“The child is the father of the man”. With this premise, the Italian Maria Montessori (1870-1952) developed one of the most innovative pedagogical methods – still in force – of modernity, centered on the fact that the child builds himself. Both the teacher and the school must be placed at the service of this learning, stimulating in the child autonomy, independence, initiative, ability to choose, as well as their will and discipline.
These ideas, which to this day are obvious to us, were an extraordinary revulsion for spaces accustomed to the draconian authority of the teacher, the punishment-reward pedagogical procedure and the gloomy classification of students as smart and foolish.
Montessori studied Engineering at the age of 14. Graduated in 1896, she became the first female doctor in Italy. Her life journey is a continuous training: Biology, Anthropology and Philosophy. By then she knew that the education of children, specifically those with mental health problems, had more to do with pedagogy than with the medical spectrum.
She was the first woman in Italy to graduate in Medicine, in 1896
In 1907 she founded the first Children’s House (Casa dei bambini), as she called these unmistakable schools, in a disadvantaged neighborhood, for children between three and six years old. In them, the teacher did not impart knowledge, but promoted the inner teacher that inhabited each of the infants in her care through different materials.
Aware that the senses filter knowledge, Montessori grouped these materials according to what they promoted: for touch, different objects with different roughness and bottles of water at different temperatures; for the view, objects with multiple dimensions, colors and shapes; for taste and smell, plants, perfumes and food; and for the ear, bells, metal boxes and xylophones.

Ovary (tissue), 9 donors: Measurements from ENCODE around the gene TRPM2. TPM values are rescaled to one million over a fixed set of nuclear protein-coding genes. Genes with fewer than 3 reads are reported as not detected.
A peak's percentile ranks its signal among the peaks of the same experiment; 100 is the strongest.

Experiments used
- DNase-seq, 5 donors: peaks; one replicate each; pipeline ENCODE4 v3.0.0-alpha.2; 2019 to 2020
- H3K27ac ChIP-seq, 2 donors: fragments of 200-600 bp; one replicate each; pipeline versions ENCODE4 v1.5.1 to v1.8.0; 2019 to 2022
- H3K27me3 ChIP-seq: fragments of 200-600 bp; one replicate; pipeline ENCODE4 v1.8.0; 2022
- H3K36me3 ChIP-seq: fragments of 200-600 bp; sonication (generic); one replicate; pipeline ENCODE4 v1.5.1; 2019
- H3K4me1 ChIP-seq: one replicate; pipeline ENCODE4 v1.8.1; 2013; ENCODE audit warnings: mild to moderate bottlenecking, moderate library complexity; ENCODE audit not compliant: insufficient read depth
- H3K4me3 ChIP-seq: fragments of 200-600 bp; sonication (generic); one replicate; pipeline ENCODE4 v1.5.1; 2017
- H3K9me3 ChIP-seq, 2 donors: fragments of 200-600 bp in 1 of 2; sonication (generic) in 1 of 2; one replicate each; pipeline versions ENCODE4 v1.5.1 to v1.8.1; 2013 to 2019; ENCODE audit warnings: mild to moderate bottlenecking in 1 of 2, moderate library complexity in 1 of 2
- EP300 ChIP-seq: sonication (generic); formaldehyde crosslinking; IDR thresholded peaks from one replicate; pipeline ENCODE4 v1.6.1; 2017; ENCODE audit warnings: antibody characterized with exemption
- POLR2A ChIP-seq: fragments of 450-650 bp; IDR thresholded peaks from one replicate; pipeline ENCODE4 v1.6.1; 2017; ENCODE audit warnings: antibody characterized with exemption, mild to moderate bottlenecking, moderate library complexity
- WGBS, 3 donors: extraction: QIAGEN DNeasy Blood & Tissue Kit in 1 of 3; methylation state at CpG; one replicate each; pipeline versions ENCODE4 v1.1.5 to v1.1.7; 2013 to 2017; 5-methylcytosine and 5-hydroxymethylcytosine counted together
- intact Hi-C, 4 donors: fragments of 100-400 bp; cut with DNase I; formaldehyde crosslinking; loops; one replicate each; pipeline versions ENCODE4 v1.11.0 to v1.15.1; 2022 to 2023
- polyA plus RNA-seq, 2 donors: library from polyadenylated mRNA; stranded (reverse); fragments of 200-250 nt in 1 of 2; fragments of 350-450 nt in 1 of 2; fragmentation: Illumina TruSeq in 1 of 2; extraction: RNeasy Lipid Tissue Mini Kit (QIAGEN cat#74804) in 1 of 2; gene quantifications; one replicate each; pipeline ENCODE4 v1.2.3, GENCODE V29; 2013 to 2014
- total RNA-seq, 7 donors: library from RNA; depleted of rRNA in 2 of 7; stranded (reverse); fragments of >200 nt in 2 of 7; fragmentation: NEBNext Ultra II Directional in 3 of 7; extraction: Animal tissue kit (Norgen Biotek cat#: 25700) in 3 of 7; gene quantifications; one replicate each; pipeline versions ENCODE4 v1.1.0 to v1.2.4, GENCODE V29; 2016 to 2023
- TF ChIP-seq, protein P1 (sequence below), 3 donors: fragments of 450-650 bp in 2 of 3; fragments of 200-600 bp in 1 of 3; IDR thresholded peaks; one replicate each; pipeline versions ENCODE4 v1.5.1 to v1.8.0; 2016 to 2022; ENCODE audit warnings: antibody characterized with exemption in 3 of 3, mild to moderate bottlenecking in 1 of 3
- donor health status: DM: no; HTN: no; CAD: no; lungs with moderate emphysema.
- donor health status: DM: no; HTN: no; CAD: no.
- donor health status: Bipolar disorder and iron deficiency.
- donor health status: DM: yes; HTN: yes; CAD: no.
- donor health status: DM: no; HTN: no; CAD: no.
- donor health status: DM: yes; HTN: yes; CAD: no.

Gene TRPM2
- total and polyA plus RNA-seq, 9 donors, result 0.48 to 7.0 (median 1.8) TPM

Children are their own teachers, it is enough for them to explore the world freely and with a multiplicity of options for them to solve the problems that arise (the instruments used were self-correcting, so that no task could be completed incorrectly so if the child was not able to do it, he would notice; (a piece that does not fit in the sequence, for example). This is how they learned. First, those who had some cognitive delay; later, anyone who wanted to enroll in these Houses, designed as bright, beautiful, spacious, warm and simple spaces.
She had to go into exile during the Mussolini regime
This contemporary of Freud was convinced that an adequate education in children would build a more friendly and humane future and therefore create societies based on peace and cooperation among their members.
For this reason, when Mussolini came to power, she publicly accused fascism of training the youth in the brutalization of their nature, for which she had to go into exile. Living in Barcelona and the Netherlands until her return to Italy in 1947. She was a convinced feminist, which led her to participate in the Berlin and London Feminist Congresses.
Several times a candidate for the Nobel Prize, she was convinced that children carry out their learning intuitively, unconsciously, until they reach consciousness. That path, according to Montessori, is presided over by joy. Her Catholicism transformed the heritage of his teachers, Jean Itard and Eduardo Séguin, until it became a personal legacy that presides over twenty thousand schools throughout the world, not only in nurseries, but also in primary and secondary schools.